What Is Stack in Data Structure in English?

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Heather Bennett

In the field of computer science, a stack is a fundamental data structure that follows the Last-In-First-Out (LIFO) principle. It is a collection of elements where the addition and removal of items happen from only one end, known as the top.

Properties of a Stack:

  • Order: The order in which elements are added to a stack is preserved.
  • Insertion: Elements can only be inserted or removed from the top of the stack.
  • Access: Only the topmost element of the stack can be accessed directly.

Operations on a Stack:

A stack supports two primary operations:

  1. Push: The push operation adds an element to the top of the stack. When an item is pushed onto a stack, it becomes the new top element.
  2. Pop: The pop operation removes and returns the topmost element from the stack. After popping an item, the next item below it becomes the new top element.

An Example Scenario:

To understand stacks better, let’s consider a real-life scenario – stacking books on a table. Each time you place a book on top, it becomes visible and accessible. Similarly, when you remove a book from the stack, you can only access and remove the one on top.

Common Applications of Stacks in Computer Science:

The LIFO nature of stacks makes them useful in various algorithms and programming scenarios such as:

  • Evaluating Expressions: Stacks can be used to evaluate and solve arithmetic expressions, especially those involving parentheses.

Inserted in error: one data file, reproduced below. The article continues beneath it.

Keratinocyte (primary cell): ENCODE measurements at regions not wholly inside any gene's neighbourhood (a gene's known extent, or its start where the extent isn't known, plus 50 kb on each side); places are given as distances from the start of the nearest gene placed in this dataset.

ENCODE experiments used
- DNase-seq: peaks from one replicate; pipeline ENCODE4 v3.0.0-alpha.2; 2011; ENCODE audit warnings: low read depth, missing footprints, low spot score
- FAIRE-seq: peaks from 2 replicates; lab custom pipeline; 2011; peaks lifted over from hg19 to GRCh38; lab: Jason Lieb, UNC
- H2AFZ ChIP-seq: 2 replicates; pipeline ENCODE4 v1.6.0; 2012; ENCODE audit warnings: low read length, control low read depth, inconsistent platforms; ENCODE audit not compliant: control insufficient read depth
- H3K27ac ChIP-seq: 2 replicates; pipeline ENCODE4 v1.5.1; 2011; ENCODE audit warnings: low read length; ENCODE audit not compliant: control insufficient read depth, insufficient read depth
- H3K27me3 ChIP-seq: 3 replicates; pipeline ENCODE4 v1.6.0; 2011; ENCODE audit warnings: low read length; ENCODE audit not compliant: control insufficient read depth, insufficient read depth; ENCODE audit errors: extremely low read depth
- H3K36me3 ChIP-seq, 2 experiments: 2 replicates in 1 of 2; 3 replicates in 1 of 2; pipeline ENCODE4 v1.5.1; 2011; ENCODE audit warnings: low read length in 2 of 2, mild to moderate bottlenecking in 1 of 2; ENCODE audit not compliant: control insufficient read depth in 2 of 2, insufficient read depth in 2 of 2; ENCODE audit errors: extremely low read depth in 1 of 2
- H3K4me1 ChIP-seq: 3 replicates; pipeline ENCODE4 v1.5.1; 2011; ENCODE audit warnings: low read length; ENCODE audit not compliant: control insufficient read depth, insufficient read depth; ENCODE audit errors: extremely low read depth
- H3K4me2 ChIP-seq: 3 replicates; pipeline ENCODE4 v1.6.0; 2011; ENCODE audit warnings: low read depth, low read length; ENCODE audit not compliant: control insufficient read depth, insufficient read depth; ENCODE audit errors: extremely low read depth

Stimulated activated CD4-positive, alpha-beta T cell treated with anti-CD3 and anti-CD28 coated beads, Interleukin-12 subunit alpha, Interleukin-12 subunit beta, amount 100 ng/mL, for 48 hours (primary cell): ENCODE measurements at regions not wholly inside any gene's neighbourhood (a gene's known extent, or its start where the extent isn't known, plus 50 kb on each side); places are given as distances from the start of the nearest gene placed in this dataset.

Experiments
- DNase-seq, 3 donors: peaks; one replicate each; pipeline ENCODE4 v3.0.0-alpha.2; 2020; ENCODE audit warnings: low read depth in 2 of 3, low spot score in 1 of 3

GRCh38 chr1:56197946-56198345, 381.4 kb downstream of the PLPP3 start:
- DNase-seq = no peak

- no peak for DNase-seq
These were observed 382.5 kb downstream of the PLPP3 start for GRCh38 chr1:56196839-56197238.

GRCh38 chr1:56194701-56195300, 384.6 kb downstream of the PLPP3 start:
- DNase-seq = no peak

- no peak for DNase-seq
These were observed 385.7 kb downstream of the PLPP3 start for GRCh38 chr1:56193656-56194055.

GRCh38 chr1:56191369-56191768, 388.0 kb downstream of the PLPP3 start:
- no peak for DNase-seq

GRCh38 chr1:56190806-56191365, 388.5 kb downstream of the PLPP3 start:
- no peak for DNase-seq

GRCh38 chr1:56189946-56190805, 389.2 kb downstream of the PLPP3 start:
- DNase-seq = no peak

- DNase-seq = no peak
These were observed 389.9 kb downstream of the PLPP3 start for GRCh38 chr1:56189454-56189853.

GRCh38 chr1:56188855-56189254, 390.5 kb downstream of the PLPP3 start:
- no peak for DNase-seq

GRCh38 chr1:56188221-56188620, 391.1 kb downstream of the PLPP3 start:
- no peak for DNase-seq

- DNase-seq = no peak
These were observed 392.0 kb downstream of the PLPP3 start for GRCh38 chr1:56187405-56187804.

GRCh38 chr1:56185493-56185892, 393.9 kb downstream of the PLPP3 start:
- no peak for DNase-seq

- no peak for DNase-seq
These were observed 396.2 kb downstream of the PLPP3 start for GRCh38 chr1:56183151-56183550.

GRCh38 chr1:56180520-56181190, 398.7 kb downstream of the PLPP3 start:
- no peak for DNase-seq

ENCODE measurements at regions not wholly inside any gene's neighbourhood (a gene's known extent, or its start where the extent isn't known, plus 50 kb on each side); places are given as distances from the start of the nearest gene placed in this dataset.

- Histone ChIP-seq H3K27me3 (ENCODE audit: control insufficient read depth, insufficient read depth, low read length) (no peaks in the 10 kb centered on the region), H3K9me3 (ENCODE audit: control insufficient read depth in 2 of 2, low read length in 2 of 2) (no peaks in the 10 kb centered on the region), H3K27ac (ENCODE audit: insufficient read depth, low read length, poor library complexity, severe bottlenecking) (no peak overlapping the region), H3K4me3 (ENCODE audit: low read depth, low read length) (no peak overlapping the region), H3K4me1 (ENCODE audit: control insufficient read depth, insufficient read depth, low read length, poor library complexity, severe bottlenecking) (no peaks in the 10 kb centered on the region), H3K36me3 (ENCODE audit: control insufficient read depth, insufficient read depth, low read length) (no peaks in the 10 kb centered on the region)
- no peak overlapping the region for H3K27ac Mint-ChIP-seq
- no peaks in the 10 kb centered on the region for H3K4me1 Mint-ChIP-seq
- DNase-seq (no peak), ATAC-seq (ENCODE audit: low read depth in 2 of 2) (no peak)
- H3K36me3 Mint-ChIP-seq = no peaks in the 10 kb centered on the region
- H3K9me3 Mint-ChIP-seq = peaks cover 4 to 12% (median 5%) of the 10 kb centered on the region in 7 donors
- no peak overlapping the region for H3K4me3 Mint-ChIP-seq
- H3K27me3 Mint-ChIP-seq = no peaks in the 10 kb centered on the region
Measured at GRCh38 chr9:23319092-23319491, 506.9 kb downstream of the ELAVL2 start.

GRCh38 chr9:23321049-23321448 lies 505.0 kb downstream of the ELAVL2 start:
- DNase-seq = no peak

• Function Call Stack: Stacks are crucial in managing function calls and maintaining the execution context of recursive functions.
  • Undo/Redo Operations: Stacks are often used to implement undo and redo functionality in applications.
  • Backtracking: Algorithms that involve backtracking often use stacks to store and retrieve the state of the search space.

Implementing a Stack:

A stack can be implemented using arrays or linked lists. Arrays offer constant-time access but have a fixed size, while linked lists provide dynamic size but require additional memory for pointers.

In Summary:

A stack is a data structure that follows the Last-In-First-Out (LIFO) principle. It supports two primary operations: push and pop. Stacks find applications in various scenarios such as evaluating expressions, managing function calls, implementing undo/redo operations, and facilitating backtracking algorithms.

To learn more about stacks and their implementations in different programming languages, check out our related tutorials!

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